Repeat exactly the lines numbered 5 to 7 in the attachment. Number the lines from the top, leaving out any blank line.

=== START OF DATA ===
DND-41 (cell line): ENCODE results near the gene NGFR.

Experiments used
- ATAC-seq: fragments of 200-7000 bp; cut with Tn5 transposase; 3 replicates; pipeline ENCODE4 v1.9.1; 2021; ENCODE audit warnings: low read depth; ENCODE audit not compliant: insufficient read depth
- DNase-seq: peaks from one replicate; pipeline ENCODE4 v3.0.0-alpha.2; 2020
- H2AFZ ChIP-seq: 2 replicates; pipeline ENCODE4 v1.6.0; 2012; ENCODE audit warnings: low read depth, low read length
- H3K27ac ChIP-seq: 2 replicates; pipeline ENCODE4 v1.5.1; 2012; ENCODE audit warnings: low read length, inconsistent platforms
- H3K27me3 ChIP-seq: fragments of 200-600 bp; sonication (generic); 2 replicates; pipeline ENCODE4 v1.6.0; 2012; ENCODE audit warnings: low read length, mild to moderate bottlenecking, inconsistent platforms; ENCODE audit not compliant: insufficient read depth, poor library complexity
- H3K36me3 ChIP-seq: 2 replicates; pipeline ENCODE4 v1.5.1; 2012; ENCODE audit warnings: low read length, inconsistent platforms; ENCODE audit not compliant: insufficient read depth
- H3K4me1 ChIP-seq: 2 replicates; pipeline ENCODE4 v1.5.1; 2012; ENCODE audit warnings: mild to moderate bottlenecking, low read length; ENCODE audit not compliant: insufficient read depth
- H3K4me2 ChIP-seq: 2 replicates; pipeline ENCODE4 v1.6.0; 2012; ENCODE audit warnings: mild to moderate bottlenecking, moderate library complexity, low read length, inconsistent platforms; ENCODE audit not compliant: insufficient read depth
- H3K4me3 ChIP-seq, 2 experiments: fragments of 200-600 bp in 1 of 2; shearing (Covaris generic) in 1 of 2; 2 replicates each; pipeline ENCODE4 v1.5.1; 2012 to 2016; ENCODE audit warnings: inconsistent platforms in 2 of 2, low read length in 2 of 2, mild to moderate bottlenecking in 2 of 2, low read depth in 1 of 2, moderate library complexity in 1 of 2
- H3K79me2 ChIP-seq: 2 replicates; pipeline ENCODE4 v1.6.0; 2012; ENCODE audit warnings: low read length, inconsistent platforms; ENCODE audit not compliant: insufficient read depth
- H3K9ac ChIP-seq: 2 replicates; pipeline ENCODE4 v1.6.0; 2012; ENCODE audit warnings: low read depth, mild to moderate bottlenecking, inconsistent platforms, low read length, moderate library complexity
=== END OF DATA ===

- H2AFZ ChIP-seq: 2 replicates; pipeline ENCODE4 v1.6.0; 2012; ENCODE audit warnings: low read depth, low read length
- H3K27ac ChIP-seq: 2 replicates; pipeline ENCODE4 v1.5.1; 2012; ENCODE audit warnings: low read length, inconsistent platforms
- H3K27me3 ChIP-seq: fragments of 200-600 bp; sonication (generic); 2 replicates; pipeline ENCODE4 v1.6.0; 2012; ENCODE audit warnings: low read length, mild to moderate bottlenecking, inconsistent platforms; ENCODE audit not compliant: insufficient read depth, poor library complexity